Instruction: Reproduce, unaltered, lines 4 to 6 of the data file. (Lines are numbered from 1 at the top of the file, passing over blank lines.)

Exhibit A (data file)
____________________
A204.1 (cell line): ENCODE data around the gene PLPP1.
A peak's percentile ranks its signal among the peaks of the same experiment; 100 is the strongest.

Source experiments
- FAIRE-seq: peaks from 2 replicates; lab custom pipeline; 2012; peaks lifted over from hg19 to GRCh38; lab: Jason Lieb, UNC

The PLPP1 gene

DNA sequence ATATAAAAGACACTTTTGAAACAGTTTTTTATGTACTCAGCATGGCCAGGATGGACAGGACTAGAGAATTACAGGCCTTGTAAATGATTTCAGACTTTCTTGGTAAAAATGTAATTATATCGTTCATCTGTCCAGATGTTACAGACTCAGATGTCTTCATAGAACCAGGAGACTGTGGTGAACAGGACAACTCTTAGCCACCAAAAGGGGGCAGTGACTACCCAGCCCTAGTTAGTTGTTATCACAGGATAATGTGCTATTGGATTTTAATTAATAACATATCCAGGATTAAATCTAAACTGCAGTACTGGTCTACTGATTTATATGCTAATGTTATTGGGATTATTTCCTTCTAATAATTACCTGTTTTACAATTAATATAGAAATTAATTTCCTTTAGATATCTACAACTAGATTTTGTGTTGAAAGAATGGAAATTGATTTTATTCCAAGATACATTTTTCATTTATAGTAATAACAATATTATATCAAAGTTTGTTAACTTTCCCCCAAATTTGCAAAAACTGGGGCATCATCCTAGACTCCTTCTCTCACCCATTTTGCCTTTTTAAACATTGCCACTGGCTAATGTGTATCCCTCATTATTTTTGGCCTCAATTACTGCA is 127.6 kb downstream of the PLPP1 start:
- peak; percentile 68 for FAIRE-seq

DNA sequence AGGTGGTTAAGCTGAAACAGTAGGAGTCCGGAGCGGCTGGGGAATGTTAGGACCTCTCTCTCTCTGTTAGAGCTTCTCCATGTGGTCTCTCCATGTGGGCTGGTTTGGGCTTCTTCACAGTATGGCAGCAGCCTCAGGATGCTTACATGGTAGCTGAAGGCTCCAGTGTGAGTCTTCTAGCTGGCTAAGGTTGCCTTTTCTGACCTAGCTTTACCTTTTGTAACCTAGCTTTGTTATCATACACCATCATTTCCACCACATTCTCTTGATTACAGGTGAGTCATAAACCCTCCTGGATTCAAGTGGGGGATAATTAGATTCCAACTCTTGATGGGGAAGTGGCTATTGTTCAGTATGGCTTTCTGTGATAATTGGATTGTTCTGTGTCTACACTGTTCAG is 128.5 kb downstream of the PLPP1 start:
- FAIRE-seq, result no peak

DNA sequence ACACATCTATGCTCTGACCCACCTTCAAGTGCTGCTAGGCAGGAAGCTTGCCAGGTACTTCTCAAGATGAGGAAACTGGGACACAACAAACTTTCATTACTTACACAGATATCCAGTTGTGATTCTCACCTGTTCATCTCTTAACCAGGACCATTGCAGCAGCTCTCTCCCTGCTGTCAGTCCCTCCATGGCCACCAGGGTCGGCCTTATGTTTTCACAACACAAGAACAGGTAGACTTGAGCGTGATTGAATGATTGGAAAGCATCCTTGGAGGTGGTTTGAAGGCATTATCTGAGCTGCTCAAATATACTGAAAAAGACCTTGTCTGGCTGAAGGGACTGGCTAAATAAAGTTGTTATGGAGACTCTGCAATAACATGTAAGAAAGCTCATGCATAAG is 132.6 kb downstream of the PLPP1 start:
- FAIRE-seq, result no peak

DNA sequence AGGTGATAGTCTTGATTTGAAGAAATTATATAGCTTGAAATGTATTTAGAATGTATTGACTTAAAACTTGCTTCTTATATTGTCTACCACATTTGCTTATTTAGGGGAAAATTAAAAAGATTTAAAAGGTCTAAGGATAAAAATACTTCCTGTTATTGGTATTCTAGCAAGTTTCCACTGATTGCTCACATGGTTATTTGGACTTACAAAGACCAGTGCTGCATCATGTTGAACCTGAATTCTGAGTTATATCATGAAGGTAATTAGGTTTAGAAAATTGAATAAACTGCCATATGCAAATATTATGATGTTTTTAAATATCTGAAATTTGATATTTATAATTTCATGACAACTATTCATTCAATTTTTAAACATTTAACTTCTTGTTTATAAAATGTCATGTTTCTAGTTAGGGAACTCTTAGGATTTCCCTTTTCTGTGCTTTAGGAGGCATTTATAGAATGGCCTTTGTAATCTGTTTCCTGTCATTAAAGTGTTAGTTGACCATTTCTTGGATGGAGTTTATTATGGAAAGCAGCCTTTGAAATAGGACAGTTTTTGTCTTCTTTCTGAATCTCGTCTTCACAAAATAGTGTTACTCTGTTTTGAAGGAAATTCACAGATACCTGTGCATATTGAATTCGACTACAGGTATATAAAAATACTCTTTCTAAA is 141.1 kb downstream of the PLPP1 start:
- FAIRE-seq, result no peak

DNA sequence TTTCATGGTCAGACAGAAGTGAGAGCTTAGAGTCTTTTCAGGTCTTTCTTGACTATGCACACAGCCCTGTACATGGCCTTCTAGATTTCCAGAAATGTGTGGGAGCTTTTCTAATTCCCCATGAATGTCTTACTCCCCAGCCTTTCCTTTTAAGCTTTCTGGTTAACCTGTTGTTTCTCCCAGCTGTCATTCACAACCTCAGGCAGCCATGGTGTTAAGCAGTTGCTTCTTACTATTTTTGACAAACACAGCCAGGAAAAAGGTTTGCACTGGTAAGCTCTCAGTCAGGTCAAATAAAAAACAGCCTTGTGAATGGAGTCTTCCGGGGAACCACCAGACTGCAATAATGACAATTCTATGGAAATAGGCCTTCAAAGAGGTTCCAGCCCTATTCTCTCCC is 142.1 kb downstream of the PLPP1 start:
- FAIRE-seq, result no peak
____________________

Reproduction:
- FAIRE-seq: peaks from 2 replicates; lab custom pipeline; 2012; peaks lifted over from hg19 to GRCh38; lab: Jason Lieb, UNC

The PLPP1 gene

DNA sequence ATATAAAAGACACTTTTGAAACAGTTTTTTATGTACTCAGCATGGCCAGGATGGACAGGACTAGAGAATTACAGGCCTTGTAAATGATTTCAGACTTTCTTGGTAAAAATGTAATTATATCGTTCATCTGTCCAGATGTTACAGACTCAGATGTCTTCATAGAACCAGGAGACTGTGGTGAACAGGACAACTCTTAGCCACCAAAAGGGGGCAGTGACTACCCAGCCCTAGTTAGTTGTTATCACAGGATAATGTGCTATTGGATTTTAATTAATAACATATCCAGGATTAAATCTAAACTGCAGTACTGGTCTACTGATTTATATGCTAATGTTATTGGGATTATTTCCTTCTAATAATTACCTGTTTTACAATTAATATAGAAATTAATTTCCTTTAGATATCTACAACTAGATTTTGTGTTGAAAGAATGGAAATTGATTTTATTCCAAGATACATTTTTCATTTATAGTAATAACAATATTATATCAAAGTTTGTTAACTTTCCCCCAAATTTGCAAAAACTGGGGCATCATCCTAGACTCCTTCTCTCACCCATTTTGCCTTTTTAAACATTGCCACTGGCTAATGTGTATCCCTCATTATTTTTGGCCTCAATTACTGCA is 127.6 kb downstream of the PLPP1 start: